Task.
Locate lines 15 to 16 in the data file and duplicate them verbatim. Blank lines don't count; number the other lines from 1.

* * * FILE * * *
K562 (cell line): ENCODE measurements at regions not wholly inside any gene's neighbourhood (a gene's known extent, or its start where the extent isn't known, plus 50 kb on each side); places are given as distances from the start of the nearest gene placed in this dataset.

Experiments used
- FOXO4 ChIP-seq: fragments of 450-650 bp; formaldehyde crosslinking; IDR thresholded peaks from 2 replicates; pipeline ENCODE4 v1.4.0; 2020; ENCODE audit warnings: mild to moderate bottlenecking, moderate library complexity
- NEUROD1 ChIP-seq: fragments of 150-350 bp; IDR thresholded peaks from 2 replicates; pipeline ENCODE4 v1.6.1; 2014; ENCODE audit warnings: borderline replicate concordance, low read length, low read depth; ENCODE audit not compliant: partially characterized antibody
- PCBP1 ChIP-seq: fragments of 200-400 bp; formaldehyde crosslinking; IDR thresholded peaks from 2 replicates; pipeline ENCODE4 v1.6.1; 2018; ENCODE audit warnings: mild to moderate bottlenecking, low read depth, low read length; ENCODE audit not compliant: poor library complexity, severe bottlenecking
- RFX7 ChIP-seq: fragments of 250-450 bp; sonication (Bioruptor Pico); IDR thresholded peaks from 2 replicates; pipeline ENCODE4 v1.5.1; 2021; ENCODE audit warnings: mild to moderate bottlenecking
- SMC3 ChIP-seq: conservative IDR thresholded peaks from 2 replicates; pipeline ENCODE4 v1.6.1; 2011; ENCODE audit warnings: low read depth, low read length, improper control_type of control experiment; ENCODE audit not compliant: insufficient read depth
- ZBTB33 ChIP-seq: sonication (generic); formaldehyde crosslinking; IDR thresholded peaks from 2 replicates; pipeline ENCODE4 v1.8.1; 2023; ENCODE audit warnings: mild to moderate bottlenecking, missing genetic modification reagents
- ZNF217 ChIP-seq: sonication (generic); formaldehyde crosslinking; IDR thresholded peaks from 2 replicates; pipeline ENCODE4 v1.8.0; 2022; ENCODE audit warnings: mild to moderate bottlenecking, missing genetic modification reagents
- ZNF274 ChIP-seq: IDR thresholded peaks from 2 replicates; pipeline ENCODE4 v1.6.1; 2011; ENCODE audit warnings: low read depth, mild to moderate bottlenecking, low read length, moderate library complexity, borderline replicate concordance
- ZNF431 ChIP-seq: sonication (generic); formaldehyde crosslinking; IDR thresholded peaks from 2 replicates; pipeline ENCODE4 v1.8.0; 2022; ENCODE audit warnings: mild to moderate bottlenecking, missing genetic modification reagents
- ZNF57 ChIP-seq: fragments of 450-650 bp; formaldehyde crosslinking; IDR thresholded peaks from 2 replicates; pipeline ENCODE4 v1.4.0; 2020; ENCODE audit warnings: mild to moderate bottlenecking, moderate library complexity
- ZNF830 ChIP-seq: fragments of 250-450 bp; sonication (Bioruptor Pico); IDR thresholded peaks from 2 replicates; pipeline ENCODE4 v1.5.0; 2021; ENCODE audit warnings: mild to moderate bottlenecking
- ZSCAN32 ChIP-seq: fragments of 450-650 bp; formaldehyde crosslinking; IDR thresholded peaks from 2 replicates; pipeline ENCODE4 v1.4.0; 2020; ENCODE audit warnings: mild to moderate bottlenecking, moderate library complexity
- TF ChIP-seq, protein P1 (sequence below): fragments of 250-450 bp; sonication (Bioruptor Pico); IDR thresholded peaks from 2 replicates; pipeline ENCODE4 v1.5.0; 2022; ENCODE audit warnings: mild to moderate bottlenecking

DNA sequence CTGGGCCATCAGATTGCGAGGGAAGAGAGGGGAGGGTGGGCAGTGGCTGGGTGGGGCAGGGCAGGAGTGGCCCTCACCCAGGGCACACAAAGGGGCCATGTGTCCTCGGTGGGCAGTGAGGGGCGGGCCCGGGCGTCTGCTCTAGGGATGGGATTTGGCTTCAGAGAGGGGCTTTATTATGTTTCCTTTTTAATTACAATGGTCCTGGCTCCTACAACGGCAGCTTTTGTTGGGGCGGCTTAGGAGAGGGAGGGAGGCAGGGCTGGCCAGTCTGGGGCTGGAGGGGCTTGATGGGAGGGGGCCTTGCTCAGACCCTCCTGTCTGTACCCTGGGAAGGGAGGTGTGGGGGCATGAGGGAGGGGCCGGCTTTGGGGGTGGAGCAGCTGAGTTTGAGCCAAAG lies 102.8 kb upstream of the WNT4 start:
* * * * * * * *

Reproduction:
- TF ChIP-seq, protein P1 (sequence below): fragments of 250-450 bp; sonication (Bioruptor Pico); IDR thresholded peaks from 2 replicates; pipeline ENCODE4 v1.5.0; 2022; ENCODE audit warnings: mild to moderate bottlenecking

DNA sequence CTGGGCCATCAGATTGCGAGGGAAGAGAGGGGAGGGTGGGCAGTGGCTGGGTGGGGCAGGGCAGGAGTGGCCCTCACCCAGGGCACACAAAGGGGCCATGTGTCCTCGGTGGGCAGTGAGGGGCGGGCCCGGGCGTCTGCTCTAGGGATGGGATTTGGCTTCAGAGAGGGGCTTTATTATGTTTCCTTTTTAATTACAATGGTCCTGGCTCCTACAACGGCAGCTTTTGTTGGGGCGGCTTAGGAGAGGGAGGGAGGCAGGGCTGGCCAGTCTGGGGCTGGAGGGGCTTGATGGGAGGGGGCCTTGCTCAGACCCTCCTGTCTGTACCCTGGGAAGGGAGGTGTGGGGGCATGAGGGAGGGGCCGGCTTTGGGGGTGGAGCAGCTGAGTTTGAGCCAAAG lies 102.8 kb upstream of the WNT4 start: